On one of those surprising cool summer evenings we had recently, I took my “red-neck” golf cart out for a late evening drive around the back forty just to enjoy the night. Mine is one that was bought on the conservative side but fits my lifestyle perfectly. It doesn’t hold golf clubs, but instead has gun racks, floodlights and army green coloring with a slightly altered gas engine allowing it to do over 20 mph. It’s not what you will see on the back nine, just on my back forty, hauling me around.
On this particular evening, I was checking the backfields after we had just enjoyed a really good rain and I was following some dry streambeds, which now were overflowing to a nearby sinkhole. Having grown up on a Middle Tennessee dairy farm, I was taught early to respect the groundwater that supplied our rural area of this planet and to understand that it was up to us to keep those waters safe for future generations to come. Our farm contained numerous sinkholes then and still does today. My father informed me regularly, in no uncertain terms, that they led directly to our underground water sources. He stressed we must all be careful to make sure those sinkholes were not places where we discarded anything that could contaminate the groundwater that flowed under them. In years past, that was not always the case on many other properties, due to the lack of understanding of how our groundwater sources work. Those holes in the ground in earlier years were the perfect source for disposing of anything a person may have wanted to get out of sight, regardless of the nature of its content or makeup, if you know what I mean. But today, with efforts carried out by our land grant universities, governmental departments of agriculture and environment, along with a general education of our population of teaching everyone the importance of protecting our groundwater, we have seen improvement in water quality.
With most of us getting our water supply today from local utilities and right out of the tap whenever we need it, we often forget that 95 percent of all available freshwater in this country comes from aquifers underground. With most of our surface water bodies connected to the groundwater in some way, it is very important that we all understand we have a stake in maintaining the quality of groundwater supplies. All across Tennessee there are still privately owned wells that provide drinking water for families, along with fresh water for livestock and irrigation to water crops. Safe water will always remain important and protecting the natural resource of groundwater should be a top priority of all of us.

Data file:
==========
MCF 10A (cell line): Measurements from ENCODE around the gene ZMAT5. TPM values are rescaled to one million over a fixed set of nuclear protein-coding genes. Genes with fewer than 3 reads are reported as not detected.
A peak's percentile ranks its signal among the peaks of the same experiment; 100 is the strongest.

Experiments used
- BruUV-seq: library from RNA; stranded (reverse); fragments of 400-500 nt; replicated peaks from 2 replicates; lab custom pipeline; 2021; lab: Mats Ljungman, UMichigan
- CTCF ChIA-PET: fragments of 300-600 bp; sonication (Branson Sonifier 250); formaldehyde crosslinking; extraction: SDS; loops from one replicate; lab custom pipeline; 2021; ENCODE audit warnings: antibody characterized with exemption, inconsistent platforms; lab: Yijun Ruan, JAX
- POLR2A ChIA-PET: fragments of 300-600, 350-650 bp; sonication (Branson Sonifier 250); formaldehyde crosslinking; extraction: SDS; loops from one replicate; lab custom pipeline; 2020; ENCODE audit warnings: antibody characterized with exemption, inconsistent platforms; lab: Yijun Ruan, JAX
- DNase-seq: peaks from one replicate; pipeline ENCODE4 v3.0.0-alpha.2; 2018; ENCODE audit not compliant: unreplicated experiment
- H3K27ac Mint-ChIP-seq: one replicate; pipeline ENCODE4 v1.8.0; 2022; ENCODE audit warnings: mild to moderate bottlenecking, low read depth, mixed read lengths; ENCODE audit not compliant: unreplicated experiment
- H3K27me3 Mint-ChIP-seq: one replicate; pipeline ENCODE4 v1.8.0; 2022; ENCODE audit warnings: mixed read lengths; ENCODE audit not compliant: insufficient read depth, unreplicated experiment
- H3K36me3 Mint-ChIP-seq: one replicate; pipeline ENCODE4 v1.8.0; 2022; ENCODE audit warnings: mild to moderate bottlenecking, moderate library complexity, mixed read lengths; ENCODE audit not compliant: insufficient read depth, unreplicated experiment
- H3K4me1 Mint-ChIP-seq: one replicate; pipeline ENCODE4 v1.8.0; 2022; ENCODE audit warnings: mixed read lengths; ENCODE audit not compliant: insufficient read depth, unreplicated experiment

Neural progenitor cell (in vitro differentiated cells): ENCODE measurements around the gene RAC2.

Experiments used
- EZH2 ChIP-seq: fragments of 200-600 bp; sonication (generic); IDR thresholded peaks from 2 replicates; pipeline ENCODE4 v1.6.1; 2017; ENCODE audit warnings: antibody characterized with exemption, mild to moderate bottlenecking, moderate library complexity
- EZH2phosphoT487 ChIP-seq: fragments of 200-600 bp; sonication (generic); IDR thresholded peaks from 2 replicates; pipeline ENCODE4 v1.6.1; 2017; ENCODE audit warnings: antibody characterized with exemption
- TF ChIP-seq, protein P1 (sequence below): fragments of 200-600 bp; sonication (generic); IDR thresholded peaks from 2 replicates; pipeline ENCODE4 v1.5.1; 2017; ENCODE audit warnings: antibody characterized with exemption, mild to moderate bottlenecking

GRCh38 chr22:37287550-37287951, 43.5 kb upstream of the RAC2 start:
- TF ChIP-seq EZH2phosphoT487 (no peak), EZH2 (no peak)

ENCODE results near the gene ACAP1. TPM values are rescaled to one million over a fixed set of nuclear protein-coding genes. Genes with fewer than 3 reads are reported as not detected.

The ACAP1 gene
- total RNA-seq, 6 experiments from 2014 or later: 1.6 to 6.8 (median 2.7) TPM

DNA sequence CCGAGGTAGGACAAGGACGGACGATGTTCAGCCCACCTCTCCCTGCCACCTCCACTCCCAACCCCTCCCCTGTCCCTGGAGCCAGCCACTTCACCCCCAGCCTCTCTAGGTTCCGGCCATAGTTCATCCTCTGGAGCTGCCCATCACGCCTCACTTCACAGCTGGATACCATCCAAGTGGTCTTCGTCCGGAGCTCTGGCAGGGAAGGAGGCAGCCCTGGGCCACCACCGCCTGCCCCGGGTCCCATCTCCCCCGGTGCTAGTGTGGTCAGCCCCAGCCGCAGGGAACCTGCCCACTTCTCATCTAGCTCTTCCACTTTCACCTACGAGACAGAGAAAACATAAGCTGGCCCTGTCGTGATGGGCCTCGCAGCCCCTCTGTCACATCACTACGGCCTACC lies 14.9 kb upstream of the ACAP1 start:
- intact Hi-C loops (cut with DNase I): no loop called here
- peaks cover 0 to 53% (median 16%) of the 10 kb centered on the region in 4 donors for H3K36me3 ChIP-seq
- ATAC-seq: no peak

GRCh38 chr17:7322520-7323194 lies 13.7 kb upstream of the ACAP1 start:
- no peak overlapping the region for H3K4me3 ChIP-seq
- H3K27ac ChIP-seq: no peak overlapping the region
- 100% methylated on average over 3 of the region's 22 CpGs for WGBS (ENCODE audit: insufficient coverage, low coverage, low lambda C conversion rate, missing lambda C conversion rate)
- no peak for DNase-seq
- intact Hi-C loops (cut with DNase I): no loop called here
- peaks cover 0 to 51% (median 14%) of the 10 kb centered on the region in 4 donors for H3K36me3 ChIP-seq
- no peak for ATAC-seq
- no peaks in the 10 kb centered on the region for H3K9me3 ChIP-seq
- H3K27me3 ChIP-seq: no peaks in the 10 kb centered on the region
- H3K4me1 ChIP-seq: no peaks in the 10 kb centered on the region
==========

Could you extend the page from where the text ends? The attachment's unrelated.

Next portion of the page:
I have read that it is suggested that Americans are the largest water users, per capita, in the world. With all of the people I see with plastic bottles of water walking the streets everyday just around my part of the country, I would say that is pretty much on target, give or take a drop. As our population continues to increase, so will our water usage, making it even more important for us to protect our water supply.
There are two fundamental categories of groundwater protection listed by the National Groundwater Association: keeping it safe from contamination and using it wisely. That’s pretty simple advice, but very important. By just maintaining septic systems, preventing improper storage and disposal of hazardous substances such as insecticides, pesticides and other chemicals, we can protect groundwater quality. For years, many have blamed agriculture for groundwater problems, but with the increase of multiple houses in the same location, plus the overuse of chemicals on lawns and landscaping, runoff is also increasing from the suburbs. There is even an increase in the concern for the occurrence of pharmaceuticals and personal care products showing up in our water supply. Fingers can no longer be pointed in just one direction. Instead, the effort includes all of us working together to protect groundwater and helping to reduce risks to our water supply.
For more information on how you can protect our groundwater, along with keeping private wells safe, and just why you have a stake in doing so, go to www.ngwa.org. The things my father taught me all those many years ago are still so important when it comes to protecting our groundwater. Farmers have always known what was at stake when it comes to looking after the water on top and under the ground of their farms. Let’s all do a better job of protecting it each and every day.
Pettus L. Read writes for the Tennessee Farm Bureau Federation. He may be contacted by e-mail at firstname.lastname@example.org